Medical Surveillance for Health Care Workers Exposed to Hazardous Drugs Recommended in New NIOSH Report
Contact: Fred Blosser (202)
May 18, 2007
A new report from the National Institute for Occupational Safety and Health (NIOSH) recommends that employers institute medical surveillance programs for health-care workers who are occupationally exposed to hazardous drugs, and suggests practical strategies and components for such programs.
The document, Workplace Solutions: Medical Surveillance for Health Care Workers Exposed to Hazardous Drugs, supplements previous NIOSH resources that highlighted potential health risks for health-care employees who are exposed to hazardous drugs.
The U.S. health care industry is one of the fastest growing sectors, with over 16.6 million workers in 2005. It is estimated that 5.5 million of these health care workers are potentially exposed to hazardous drugs or drug waste, including pharmacists, nurses, physicians, maintenance workers, operating room personnel, and others who may come into contact with these drugs while performing their job.
Hazardous drugs are those that have been determined through research studies to have a potential for causing harm to healthy individuals, including potential risks of cancer, skin rashes, birth defects, and reproductive toxicity. These same drugs also play a critical role in treatment of patients with serious illnesses like cancer and HIV infection. Although the potential therapeutic benefits of hazardous drugs outweigh the risks of side effects for ill patients, exposed health care workers risk these same side effects with no therapeutic benefit.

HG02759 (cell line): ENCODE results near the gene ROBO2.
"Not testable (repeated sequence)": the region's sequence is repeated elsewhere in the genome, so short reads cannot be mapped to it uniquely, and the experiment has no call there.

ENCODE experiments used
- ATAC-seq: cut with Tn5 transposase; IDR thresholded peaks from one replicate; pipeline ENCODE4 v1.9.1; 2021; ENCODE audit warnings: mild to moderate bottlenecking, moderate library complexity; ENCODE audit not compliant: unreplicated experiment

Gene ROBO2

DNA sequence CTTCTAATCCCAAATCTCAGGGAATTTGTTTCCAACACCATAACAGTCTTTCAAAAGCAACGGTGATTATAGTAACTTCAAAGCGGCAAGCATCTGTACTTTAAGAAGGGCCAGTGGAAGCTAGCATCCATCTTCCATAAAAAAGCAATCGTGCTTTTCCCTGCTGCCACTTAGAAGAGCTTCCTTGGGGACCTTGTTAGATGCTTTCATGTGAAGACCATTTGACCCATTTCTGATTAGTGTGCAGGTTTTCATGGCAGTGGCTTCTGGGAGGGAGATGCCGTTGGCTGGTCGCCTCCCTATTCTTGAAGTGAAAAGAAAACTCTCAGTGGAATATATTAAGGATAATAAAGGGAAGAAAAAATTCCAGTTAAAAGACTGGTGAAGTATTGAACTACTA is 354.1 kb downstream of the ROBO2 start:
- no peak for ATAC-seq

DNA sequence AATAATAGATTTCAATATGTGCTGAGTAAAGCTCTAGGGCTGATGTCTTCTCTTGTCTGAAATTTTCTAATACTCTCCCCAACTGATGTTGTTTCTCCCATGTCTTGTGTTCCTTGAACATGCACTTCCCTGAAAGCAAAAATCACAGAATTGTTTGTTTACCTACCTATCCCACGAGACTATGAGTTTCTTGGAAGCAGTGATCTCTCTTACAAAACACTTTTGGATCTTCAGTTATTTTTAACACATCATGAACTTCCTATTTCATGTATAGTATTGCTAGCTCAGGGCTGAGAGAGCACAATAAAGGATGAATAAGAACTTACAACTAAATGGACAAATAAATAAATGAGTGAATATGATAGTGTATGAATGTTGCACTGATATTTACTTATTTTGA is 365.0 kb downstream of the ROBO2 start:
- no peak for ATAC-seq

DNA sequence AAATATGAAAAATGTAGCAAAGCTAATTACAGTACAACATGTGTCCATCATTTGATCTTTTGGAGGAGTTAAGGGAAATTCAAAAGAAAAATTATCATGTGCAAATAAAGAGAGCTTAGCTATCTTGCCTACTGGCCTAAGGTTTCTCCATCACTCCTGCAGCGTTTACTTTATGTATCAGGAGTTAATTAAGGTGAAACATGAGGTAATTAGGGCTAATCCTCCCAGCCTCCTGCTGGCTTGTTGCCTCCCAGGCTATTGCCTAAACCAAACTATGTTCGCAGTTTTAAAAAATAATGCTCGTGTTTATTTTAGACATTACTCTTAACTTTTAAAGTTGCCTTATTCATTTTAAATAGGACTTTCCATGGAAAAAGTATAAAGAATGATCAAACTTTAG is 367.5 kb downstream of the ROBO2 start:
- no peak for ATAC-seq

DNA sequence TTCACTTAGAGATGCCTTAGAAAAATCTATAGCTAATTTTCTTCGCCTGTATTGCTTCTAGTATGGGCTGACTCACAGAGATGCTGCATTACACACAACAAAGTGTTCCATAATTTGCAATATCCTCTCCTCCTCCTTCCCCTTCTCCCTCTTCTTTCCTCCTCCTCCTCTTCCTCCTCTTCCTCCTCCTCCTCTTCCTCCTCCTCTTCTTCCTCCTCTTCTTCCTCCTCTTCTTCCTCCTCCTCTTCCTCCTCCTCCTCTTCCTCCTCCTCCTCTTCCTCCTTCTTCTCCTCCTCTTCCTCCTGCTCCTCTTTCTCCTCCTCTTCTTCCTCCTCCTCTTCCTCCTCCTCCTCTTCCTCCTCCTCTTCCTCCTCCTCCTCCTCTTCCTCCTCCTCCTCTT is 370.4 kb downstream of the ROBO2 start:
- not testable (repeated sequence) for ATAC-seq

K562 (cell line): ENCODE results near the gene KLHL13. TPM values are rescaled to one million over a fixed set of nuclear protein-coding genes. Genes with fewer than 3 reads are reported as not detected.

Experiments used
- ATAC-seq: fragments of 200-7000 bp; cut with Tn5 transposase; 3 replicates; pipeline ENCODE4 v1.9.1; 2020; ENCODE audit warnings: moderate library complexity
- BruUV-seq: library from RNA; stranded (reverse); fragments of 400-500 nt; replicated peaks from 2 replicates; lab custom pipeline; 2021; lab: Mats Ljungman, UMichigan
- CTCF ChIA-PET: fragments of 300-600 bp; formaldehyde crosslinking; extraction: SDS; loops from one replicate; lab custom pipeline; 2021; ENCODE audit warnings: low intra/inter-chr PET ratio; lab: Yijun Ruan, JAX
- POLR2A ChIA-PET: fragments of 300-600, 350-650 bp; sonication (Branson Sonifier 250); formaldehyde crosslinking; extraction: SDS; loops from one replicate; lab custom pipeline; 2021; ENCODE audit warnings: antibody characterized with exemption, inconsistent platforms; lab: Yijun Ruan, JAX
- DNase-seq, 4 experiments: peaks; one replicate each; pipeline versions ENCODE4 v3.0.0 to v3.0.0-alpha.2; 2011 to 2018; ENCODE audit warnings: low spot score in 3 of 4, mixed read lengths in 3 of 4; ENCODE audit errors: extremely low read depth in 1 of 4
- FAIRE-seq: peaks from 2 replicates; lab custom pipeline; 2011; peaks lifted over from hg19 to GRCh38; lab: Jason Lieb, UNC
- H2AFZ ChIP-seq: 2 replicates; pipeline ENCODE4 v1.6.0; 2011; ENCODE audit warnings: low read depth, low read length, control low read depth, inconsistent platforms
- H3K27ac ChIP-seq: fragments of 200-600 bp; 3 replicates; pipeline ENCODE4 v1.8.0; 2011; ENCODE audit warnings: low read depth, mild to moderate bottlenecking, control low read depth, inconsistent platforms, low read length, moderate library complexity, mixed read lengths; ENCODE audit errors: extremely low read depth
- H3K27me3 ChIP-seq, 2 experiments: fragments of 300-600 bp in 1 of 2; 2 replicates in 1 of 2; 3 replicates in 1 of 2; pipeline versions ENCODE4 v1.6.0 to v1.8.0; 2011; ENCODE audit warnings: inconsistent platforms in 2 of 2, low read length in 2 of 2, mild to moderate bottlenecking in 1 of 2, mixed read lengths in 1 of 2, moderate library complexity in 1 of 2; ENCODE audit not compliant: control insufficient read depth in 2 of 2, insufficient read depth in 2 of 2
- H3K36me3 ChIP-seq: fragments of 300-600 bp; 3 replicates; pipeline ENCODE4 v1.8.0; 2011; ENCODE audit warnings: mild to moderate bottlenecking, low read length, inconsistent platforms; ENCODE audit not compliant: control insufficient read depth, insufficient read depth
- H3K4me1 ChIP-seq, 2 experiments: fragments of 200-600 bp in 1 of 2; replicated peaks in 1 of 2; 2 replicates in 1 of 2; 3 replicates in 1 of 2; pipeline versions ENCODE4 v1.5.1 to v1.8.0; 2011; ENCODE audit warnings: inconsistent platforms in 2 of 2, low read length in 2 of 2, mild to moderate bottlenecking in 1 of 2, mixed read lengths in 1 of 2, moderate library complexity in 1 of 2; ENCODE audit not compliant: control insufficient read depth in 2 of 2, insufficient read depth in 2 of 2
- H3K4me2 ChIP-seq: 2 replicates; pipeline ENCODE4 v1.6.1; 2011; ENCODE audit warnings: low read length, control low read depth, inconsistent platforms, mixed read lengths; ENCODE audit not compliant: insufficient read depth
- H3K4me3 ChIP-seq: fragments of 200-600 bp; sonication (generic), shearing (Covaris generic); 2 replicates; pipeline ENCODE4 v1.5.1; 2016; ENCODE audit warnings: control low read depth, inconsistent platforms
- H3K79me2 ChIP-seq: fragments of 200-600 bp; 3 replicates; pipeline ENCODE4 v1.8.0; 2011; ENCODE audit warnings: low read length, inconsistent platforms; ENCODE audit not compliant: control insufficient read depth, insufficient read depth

Health care workers can be exposed through inhalation, skin contact, skin absorption, ingestion or injection. Because of the multiple routes of potential exposure, NIOSH recommends a comprehensive approach to minimizing worker exposure. This comprehensive safety and health program should include engineering controls, good work practices, and proper personal protective equipment. In addition to these aspects of the program, NIOSH is also recommending that a medical surveillance program be used to support these efforts, collecting and interpreting data to better find out if there are changes in the health of workers.
“Medical surveillance programs are important in the workplace for establishing a baseline for individuals' health and monitoring their health over time,” said NIOSH Director John Howard, M.D. “The recommendations in this document, which were developed in partnership with health care professionals, offer practical and effective measures for instituting and maintaining safe, efficient procedures for handling hazardous drugs.”
In the report, NIOSH outlines the basic elements a medical surveillance program should include to help employers establish this plan and ensure that those workers who are exposed to hazardous drugs are routinely monitored. The recommendations include these:
- Health questionnaires, laboratory tests, and a physical examination completed at the time the worker is hired, and updated periodically.
- Follow-up with those workers who have shown changes in their health or have had a significant exposure.
Establishing a medical surveillance program helps to detect changes in workers health, allowing employers to evaluate the current practices to see if changes are needed to help protect other workers from exposure.
To view the complete report and all the recommendations made by NIOSH go to www.cdc.gov/niosh/docs/wp-solutions/2007-117/.
For more information about other areas of NIOSH research and recommendations to prevent work-related injuries, illnesses, and deaths, call toll-free 1-800-CDC-INFO (1-800-232-4636) or visit the NIOSH web page at www.cdc.gov/niosh/.
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